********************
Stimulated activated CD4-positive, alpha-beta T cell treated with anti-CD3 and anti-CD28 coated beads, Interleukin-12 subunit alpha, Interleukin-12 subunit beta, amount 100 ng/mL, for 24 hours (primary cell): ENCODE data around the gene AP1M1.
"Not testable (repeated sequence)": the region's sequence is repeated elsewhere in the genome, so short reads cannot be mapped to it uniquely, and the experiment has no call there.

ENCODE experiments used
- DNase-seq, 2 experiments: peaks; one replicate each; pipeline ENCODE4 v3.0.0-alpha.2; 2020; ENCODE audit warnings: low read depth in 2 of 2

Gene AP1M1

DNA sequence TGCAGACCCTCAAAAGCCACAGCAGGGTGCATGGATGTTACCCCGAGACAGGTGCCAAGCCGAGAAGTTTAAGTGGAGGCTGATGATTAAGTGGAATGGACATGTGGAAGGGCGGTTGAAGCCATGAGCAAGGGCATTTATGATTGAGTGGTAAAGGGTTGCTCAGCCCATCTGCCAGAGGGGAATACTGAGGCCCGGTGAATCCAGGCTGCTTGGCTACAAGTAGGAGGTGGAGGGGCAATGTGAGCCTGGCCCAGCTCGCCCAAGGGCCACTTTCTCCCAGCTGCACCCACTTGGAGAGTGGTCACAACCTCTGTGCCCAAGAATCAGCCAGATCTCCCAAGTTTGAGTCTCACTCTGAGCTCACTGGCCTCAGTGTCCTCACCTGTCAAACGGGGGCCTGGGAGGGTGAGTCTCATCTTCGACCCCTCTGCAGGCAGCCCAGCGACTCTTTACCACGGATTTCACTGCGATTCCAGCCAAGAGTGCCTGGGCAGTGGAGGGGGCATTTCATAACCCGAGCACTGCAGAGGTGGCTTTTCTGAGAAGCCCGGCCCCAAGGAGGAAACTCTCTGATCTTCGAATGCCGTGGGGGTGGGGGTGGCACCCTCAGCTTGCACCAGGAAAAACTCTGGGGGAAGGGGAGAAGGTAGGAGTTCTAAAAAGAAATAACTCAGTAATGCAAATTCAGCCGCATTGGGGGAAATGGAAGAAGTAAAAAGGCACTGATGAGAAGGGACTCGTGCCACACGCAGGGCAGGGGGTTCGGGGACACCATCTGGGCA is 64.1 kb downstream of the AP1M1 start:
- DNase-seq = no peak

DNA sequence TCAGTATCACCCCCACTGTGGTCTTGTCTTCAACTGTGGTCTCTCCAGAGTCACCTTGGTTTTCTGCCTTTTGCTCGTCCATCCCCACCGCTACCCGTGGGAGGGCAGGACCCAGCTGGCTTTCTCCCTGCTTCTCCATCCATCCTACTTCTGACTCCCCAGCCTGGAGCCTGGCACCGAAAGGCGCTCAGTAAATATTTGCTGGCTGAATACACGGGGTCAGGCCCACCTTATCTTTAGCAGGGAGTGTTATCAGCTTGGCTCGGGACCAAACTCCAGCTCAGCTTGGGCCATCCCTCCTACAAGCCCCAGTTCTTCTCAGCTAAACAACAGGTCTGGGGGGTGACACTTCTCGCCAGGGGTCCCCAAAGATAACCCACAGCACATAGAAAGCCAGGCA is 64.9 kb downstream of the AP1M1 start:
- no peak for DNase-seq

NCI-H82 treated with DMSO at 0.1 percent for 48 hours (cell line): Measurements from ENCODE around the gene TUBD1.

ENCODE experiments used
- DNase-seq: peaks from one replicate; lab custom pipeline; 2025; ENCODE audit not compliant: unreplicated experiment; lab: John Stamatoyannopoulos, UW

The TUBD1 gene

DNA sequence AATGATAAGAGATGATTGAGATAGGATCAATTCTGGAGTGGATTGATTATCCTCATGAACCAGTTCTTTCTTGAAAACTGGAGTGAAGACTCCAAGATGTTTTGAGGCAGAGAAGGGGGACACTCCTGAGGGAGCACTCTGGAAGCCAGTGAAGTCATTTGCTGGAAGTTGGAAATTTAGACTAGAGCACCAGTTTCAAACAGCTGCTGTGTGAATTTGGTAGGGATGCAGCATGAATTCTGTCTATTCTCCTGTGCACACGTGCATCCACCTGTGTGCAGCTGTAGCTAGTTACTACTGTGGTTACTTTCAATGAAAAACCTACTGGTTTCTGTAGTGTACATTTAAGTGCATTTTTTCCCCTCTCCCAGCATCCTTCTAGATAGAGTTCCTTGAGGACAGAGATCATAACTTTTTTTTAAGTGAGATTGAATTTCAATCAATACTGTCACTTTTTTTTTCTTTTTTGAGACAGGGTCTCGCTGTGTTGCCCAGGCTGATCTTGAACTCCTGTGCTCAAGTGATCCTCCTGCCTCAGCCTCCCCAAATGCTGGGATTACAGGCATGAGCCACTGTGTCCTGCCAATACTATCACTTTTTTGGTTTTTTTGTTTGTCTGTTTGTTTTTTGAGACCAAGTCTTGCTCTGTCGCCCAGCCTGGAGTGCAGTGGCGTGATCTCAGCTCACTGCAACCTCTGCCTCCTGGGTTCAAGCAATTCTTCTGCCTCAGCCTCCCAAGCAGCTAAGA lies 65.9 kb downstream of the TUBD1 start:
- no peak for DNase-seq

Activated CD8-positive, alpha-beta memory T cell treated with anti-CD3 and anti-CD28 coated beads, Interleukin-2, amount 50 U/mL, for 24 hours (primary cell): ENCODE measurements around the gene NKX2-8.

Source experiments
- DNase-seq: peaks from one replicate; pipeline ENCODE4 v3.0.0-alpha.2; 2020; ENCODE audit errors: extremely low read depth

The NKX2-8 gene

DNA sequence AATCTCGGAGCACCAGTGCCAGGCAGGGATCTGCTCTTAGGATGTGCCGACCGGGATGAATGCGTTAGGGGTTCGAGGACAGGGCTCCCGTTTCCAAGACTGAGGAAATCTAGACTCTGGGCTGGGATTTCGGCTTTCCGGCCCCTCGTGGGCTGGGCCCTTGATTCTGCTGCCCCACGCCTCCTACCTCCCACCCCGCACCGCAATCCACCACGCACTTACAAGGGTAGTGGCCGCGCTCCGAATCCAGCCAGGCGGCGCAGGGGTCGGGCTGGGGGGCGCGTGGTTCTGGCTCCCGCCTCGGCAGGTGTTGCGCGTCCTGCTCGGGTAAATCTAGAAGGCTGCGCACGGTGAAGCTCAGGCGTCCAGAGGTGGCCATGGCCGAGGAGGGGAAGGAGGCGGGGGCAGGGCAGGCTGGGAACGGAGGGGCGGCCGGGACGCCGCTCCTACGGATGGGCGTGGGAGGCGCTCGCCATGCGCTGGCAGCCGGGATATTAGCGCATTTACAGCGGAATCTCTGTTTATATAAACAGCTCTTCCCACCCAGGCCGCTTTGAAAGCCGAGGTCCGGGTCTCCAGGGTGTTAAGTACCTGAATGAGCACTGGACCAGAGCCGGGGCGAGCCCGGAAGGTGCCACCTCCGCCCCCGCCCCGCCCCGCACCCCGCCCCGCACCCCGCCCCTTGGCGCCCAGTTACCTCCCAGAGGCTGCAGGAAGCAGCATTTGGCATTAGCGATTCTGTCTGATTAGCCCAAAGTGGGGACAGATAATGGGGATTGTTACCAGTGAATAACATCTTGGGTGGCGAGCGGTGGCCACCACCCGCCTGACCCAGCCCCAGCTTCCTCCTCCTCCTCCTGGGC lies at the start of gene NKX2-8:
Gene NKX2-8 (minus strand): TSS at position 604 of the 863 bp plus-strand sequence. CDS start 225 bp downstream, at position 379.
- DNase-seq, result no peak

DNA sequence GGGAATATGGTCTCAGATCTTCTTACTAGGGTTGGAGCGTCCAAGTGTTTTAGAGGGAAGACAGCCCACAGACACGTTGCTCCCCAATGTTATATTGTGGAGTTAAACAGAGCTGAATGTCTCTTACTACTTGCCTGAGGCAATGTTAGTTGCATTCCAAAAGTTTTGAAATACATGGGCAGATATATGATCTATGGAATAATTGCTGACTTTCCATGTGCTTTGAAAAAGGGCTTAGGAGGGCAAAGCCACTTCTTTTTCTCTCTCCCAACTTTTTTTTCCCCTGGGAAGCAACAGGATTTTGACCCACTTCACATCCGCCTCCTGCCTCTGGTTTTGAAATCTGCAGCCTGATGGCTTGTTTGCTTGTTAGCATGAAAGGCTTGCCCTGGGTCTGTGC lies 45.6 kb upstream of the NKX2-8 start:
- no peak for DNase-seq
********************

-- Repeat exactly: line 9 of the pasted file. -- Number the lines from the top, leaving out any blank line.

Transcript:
- no peak for DNase-seq